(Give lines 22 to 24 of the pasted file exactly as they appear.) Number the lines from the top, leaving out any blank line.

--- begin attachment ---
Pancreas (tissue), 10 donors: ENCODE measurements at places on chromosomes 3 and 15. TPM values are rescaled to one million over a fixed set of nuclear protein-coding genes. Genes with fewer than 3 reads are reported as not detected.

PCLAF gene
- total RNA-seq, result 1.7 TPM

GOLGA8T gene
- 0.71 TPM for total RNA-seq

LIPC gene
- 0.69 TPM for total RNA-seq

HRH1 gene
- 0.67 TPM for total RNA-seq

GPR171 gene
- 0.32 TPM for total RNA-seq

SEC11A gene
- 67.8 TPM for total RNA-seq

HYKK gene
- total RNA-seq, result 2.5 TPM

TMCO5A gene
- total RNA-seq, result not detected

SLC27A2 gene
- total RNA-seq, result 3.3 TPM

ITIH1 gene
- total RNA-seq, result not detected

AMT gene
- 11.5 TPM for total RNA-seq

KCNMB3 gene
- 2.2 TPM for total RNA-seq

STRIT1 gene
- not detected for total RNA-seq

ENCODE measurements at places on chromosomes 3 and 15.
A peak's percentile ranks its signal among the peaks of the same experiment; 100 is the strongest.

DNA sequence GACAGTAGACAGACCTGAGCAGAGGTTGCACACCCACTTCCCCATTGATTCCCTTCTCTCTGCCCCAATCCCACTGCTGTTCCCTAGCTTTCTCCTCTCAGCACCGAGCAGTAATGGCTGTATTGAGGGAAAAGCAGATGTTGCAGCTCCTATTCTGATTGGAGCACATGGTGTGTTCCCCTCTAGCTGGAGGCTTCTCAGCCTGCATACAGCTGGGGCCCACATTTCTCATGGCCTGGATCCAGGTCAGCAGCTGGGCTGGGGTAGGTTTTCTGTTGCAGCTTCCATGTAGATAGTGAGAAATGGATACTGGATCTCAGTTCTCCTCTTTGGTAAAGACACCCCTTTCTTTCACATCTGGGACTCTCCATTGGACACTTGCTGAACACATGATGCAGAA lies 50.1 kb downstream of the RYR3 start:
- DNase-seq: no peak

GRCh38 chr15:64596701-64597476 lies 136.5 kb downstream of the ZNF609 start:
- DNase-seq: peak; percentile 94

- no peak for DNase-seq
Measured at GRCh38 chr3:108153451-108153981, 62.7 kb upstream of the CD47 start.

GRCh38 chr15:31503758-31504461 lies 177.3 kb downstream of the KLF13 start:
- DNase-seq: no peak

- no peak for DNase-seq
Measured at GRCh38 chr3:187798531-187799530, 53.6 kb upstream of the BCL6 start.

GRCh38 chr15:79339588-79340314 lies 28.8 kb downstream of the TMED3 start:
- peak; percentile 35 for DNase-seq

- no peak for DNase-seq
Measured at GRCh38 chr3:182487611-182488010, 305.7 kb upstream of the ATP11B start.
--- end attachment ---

AMT gene
- 11.5 TPM for total RNA-seq

KCNMB3 gene